Sulfate particles from acid rain change the pH of water making it more acidic, this damages the health of marine life in the rivers and lakes it contaminates, and often increases the number of mortalities within an environment.
Suspended particles can often reduce the amount of sunlight penetrating the water, disrupting the growth of photosynthetic plants and micro-organisms. This has subsequent effects on the rest of the aquatic community that depend on these organisms to survive.
Access to water and sanitation are recognized by the United Nations as human rights, reflecting the fundamental nature of these basics in every person’s life. Lack of access to safe, sufficient and affordable water, sanitation and hygiene facilities has a devastating effect on the health, dignity and prosperity of billions of people, and has significant consequences for the realization of other human rights. People are rights-holders and States are duty-bearers of providing water and sanitation services. Rights-holders can claim their rights and duty-bearers must guarantee the rights to water and sanitation equally and without discrimination.
Challenges and Opportunities
International human rights law demands a specific focus on those people who do not fully enjoy their rights, leading to explicitly ‘pro-poor’ development in many countries. It also requires a commitment to progressively reduce inequalities by tackling the discrimination and stigmatization that can lead to people being excluded from, or marginalized in relation to, water and sanitation access. The ‘human rights-based approach’ stresses the correspondence between rights and obligations, providing a framework for Member States and other organizations that aims to ensure that respect for human rights are integrated into development plans at all levels.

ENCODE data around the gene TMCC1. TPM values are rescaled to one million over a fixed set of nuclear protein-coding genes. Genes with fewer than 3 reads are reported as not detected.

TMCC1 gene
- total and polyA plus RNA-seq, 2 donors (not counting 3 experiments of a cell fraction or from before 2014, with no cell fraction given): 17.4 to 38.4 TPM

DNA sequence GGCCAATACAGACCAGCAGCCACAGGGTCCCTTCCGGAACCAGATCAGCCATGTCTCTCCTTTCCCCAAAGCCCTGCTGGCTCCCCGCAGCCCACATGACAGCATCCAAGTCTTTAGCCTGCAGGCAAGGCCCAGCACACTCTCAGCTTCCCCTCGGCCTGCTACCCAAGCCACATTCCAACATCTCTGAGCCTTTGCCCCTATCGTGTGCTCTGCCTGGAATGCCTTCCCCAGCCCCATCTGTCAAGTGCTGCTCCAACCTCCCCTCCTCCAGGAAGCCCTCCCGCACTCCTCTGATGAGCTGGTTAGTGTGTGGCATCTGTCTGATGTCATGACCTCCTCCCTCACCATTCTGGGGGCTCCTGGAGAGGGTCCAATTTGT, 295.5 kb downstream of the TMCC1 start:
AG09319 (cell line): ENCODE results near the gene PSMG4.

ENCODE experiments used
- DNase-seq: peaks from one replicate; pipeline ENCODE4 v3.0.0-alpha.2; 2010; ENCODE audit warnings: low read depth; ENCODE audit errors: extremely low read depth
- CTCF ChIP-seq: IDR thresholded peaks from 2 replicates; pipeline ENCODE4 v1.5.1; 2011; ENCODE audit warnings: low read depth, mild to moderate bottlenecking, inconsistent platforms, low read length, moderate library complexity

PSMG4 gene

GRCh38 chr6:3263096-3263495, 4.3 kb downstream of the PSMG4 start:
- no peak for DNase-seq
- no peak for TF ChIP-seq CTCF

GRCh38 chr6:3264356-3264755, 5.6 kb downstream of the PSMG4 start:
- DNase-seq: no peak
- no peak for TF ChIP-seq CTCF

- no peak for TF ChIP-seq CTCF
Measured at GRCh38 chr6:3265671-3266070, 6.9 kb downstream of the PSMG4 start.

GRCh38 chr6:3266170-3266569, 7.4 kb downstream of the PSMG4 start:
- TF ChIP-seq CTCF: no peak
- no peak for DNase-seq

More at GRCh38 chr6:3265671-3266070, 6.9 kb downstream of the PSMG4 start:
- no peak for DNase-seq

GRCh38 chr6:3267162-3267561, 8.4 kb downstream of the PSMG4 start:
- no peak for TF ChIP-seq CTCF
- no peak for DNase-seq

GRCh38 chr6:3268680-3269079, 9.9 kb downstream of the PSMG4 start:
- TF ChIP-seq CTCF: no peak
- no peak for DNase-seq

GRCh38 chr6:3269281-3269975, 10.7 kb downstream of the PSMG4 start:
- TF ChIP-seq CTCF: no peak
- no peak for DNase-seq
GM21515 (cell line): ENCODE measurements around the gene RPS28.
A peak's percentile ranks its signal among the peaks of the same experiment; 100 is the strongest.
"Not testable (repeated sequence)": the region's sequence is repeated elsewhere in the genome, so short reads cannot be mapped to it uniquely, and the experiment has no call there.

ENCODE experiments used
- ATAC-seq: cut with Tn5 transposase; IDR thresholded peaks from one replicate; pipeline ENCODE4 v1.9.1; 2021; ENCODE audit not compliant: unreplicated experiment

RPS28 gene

The water supply for each person must be sufficient and continuous for personal and domestic uses. These uses ordinarily include drinking, personal sanitation, washing of clothes, food preparation, personal and household hygiene.
The water required for each personal or domestic use must be safe, therefore free from micro-organisms, chemical substances and radiological hazards that constitute a threat to a person’s health. Measures of drinking-water safety are usually defined by national and/or local standards for drinking-water quality.
Water should be of an acceptable colour, odour and taste for each personal or domestic use. All water facilities and services must be culturally appropriate and sensitive to gender, lifecycle and privacy requirements.
Everyone has the right to a water and sanitation service that is physically accessible within, or in the immediate vicinity of the household, educational institution, workplace or health institution.
Water, and water facilities and services, must be affordable for all.